Remember: Snooze buttons can defeat wake-up calls
Let me be the last to say — “Wow! What an election!”
The pundits — great and small, obnoxious and insightful, Democrat and Republican, conservative and liberal — have, by now, weighed in on the statement made by voters across the nation Nov. 2. Leaders from both parties have held press conferences and media interviews, and some have even launched national book tours and taken other visible steps on the way to dipping their political toes into the 2012 Presidential Pool.
Over the next several months, it will once again be both fascinating and entertaining to see which prospective candidates end up performing perfect swan dives and jackknives off the high dive, and which ones do belly-flops on the national stage.
Republicans unquestionably scored historic gains in the U.S. House of Representatives, going from meaningless, minority status after Hurricane Obama in 2008 to picking up the most seats and gaining the largest majority in 60 years. Republicans also picked up seats in the U.S. Senate, but the gains were not as historic — Republicans are still in the minority, and Democrat Harry Reid of Nevada was re-elected and will presumably return as Senate Majority Leader.
Tea Party activists and disaffected conservative Republicans have to be wondering now if Republicans will really deliver on the message that was clearly sent by voters, given that they will apparently be led by the same folks who were leading them when they collapsed in 2008. Can old dogs really learn new tricks?
Well, my dog is 13, and he still runs out the door when it’s opened, if I don’t hold him back. I’m not saying … I’m just saying.
The biggest surprise, to me at least, was the Republican sweep in the Texas House of Representatives. In 2002, as a result of legislative redistricting in 2001, Republicans finally won a majority in the Texas House for the first time since Reconstruction — and it was a sizable majority of 86-64. Because of that majority, the Texas Legislature was able to successfully tackle a $10 billion budget shortfall without raising taxes and enact sweeping tort reform. Since then, as anti-Bush and anti-Republican sentiment increased, that Republican majority had continued to shrink to 77-73. After 2008, there was reason to wonder if Democrats might actually reclaim a majority in the Texas House in 2010.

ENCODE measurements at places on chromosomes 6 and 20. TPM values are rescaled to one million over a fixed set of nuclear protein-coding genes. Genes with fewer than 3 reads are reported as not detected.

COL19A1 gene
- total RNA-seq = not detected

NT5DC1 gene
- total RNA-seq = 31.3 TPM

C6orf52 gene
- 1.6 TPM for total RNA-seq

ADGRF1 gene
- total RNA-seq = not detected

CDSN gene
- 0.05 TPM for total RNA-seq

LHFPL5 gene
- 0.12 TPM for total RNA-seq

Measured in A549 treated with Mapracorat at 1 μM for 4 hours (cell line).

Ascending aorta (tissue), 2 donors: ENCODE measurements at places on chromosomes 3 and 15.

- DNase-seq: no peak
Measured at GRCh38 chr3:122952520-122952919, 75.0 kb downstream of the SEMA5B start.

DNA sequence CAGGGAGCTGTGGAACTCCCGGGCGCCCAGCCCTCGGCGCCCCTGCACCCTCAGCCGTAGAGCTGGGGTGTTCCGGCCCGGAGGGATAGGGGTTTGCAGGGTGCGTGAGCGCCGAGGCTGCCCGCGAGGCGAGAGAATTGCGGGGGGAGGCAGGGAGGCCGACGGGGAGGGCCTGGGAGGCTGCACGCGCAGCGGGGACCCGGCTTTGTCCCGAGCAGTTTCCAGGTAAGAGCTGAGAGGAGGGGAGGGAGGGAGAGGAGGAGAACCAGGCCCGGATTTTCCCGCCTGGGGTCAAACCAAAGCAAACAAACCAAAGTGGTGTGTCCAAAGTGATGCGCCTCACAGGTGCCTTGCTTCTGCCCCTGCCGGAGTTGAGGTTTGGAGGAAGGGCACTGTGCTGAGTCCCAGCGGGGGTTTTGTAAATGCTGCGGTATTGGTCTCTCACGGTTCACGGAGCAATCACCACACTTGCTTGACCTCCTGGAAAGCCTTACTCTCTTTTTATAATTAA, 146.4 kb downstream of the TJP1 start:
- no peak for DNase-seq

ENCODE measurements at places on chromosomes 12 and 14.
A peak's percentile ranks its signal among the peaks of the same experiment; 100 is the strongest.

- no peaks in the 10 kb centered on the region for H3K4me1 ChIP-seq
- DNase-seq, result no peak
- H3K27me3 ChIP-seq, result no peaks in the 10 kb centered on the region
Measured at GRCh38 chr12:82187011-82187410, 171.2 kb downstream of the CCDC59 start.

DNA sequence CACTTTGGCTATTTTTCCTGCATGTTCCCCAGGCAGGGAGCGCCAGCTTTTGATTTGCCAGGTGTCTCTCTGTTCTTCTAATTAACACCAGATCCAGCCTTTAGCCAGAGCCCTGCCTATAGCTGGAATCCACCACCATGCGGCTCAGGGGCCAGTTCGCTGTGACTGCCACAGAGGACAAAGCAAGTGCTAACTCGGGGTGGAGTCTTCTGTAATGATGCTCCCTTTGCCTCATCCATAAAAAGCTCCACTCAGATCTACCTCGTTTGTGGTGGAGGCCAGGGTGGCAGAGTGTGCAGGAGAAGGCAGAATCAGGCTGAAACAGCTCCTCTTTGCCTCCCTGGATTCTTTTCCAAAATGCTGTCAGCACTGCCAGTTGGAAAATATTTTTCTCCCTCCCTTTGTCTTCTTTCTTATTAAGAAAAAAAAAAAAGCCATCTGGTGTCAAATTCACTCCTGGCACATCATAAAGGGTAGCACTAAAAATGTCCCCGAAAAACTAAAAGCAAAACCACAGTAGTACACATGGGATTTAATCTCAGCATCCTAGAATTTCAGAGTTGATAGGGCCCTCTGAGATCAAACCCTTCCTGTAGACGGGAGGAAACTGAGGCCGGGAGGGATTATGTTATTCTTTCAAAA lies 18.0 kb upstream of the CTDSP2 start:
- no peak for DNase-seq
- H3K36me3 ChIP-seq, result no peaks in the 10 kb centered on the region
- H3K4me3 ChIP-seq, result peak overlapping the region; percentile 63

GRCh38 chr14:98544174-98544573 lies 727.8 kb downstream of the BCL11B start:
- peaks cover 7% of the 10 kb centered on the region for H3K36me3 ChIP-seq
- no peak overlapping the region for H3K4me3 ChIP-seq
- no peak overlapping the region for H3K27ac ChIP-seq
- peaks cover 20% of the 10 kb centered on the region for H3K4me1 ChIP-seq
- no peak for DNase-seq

Instead of a Democrat majority, however, the Republicans picked up an additional 22 seats, giving them a 99-51 majority in the upcoming legislative session in January. That’s only one vote short of having a two-thirds majority.
Included in that 22-seat pick-up were the two Lake Highlands seats, where Republican challengers Stefani Carter and Kenneth Sheets defeated Democrat incumbents Carol Kent and Allen Vaught. As a result, Lake Highlands — still divided among three Texas House districts — will be represented in the upcoming session by Carter, Sheets and longtime incumbent Republican Will Hartnett.
Despite these dramatic swings for Republicans in Washington and Austin, it nevertheless remained the case that Democrats prevailed in every countywide race in Dallas County, including re-electing Craig Watkins as District Attorney, Clay Jenkins as County Judge and every judicial race. Given the strong Republican vote in this election, since not one Republican candidate was able to pull out a victory in a countywide race in Dallas County, the conclusion is inescapable that Democrats have a solid lock on county politics into the immediate future.
So what does all of this mean for Lake Highlands?
Well, it remains to be seen. Based on my first-hand experience and observation, our new state representatives will be tested immediately to see if they are susceptible to being co-opted by senior Republicans, by lobbyists, and by the allure of prime committee assignments and leadership positions.
The legislature will be confronted with a budget shortfall that is predicted to be as high as $20 billion. How will our representatives deal with it? Will they cut spending? Hold the line on taxes? Expand gambling? What principles will guide their decision-making? Whose voices will they listen to? Which leaders will they follow?
In addition to the daunting challenge of balancing the state’s budget, they will also be tackling redistricting. Will Lake Highlands remain chopped up and divided among three different state representatives? Or will we finally be drawn into one district and represented by one voice?
Perhaps the most pressing question for us is: Will we continue to participate in the process and hold our representatives accountable? Or will we put our voter registration cards back in the drawer and conveniently forget about all of this until 2012? Effective representative government in the United States, in Texas, in Dallas and in Lake Highlands is not only a contact sport, but it is first and foremost an interactive responsibility, requiring those of us who claim to be in charge as voters to do more than just vote. It requires us to stay informed and hold our elected officials accountable for their actions.
Nobody performs as well as when they know their report card is being watched and graded. Frustration with our elected officials starts with frustration with ourselves for not paying attention. Paying attention pays dividends.
Now that the wake-up call has been delivered, don’t hit the snooze button.